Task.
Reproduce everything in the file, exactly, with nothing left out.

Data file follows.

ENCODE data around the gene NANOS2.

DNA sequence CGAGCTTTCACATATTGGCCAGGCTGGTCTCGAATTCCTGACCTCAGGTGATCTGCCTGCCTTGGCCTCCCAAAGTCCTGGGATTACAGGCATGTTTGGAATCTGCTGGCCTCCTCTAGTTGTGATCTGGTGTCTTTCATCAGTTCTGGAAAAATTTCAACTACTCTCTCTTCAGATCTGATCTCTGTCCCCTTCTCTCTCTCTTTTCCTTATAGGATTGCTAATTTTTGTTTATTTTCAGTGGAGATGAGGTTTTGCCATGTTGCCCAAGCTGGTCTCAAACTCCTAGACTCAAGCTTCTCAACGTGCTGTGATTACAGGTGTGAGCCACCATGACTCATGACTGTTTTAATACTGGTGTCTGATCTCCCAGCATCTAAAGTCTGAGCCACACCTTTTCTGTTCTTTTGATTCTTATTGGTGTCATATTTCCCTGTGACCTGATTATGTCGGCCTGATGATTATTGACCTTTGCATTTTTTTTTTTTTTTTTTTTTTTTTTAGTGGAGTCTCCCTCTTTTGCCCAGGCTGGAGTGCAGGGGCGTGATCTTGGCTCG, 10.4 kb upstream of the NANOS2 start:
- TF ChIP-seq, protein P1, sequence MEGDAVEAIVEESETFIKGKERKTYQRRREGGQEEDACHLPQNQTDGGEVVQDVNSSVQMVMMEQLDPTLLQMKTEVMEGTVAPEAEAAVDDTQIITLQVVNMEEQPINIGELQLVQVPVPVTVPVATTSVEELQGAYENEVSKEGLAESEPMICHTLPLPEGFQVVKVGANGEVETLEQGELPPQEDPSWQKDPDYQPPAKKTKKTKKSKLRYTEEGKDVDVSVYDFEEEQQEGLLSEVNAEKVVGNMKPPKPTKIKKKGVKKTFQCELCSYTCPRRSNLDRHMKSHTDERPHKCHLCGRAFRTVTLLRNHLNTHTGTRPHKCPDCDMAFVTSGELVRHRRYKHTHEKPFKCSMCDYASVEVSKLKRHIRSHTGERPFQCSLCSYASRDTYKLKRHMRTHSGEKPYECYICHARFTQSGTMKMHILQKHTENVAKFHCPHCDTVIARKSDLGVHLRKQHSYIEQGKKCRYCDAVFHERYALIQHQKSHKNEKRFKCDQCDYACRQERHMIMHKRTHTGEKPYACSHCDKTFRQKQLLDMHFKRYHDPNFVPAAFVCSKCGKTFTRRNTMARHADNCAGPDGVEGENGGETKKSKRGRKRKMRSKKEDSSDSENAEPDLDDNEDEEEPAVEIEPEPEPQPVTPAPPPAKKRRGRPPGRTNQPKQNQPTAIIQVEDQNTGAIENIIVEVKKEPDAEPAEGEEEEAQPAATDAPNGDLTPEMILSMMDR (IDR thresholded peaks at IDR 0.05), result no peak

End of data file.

ENCODE data around the gene NANOS2.

DNA sequence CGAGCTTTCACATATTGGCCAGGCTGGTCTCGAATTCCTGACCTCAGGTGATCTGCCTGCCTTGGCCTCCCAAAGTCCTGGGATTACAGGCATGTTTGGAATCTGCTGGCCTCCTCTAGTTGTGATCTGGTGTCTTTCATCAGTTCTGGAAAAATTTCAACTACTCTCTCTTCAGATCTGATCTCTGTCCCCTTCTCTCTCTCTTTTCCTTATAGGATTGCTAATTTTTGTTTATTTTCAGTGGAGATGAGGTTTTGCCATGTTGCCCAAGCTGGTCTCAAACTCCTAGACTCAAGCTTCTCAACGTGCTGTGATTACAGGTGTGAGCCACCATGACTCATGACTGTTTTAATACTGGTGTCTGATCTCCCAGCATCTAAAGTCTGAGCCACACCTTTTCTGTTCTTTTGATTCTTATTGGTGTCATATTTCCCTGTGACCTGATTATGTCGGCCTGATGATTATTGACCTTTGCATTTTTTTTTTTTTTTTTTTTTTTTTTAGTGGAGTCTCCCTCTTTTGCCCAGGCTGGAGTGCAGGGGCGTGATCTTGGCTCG, 10.4 kb upstream of the NANOS2 start:
- TF ChIP-seq, protein P1, sequence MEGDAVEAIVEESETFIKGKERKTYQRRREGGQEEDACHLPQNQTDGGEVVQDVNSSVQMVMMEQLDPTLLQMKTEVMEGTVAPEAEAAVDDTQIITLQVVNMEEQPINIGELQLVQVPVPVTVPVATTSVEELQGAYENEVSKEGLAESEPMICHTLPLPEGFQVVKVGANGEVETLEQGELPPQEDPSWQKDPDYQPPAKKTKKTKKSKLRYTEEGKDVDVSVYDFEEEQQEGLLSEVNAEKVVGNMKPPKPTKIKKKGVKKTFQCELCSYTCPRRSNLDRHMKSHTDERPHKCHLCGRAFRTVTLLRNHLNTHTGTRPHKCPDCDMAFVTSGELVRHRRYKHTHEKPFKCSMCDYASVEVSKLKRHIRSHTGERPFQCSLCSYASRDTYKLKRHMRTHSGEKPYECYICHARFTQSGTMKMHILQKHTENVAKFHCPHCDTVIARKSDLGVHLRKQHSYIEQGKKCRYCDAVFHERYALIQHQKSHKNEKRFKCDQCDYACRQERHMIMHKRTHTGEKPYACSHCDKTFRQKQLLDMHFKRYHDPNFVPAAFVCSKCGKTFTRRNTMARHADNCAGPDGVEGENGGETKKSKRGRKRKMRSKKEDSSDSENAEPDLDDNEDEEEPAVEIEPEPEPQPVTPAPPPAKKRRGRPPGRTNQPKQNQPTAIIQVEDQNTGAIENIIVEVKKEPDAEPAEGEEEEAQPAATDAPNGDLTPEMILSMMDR (IDR thresholded peaks at IDR 0.05), result no peak